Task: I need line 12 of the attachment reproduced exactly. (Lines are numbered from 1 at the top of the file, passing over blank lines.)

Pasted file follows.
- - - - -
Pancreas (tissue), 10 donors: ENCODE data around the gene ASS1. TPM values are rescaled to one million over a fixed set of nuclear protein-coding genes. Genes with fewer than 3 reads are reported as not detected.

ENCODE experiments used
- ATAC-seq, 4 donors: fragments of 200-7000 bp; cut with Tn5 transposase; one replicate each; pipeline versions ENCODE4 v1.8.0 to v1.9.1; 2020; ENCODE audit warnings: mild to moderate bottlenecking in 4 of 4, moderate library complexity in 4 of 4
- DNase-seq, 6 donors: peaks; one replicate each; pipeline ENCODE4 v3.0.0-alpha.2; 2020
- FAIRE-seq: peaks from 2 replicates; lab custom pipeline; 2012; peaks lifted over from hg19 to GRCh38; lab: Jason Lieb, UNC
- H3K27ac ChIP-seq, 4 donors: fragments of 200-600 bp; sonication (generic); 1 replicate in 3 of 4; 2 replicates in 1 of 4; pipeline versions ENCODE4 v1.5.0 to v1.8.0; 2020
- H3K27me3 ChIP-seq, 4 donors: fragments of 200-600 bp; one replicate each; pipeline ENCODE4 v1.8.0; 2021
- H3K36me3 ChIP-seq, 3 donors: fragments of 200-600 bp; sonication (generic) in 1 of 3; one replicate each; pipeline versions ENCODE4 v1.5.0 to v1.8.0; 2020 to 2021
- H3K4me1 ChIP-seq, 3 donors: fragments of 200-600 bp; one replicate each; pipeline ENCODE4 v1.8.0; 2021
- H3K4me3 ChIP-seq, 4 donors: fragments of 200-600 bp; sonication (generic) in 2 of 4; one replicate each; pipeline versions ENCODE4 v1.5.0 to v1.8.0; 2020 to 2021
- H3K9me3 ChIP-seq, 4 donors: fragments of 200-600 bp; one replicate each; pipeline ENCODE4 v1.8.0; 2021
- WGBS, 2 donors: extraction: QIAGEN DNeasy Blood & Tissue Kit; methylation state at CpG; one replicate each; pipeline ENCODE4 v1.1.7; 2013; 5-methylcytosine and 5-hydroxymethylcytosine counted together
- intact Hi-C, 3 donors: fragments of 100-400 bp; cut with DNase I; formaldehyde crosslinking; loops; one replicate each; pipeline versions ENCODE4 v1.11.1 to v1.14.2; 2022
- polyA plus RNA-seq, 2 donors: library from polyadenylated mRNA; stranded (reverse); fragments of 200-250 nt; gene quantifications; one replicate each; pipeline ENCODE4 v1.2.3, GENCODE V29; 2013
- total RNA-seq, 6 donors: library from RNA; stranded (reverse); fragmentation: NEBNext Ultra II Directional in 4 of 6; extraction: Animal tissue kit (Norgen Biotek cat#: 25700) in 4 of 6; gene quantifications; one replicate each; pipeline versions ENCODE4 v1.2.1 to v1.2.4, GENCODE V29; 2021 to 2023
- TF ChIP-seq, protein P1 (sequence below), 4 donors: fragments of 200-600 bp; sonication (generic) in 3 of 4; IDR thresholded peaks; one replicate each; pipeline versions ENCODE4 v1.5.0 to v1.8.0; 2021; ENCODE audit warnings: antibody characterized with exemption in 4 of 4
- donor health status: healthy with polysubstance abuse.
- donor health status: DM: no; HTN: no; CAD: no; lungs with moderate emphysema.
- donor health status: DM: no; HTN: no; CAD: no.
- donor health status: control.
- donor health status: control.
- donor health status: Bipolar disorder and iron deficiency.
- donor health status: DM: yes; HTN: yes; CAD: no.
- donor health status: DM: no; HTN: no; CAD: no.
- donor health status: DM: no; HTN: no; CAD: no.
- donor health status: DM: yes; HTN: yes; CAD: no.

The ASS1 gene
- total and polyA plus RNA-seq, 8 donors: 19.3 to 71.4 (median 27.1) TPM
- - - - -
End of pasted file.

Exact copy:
- WGBS, 2 donors: extraction: QIAGEN DNeasy Blood & Tissue Kit; methylation state at CpG; one replicate each; pipeline ENCODE4 v1.1.7; 2013; 5-methylcytosine and 5-hydroxymethylcytosine counted together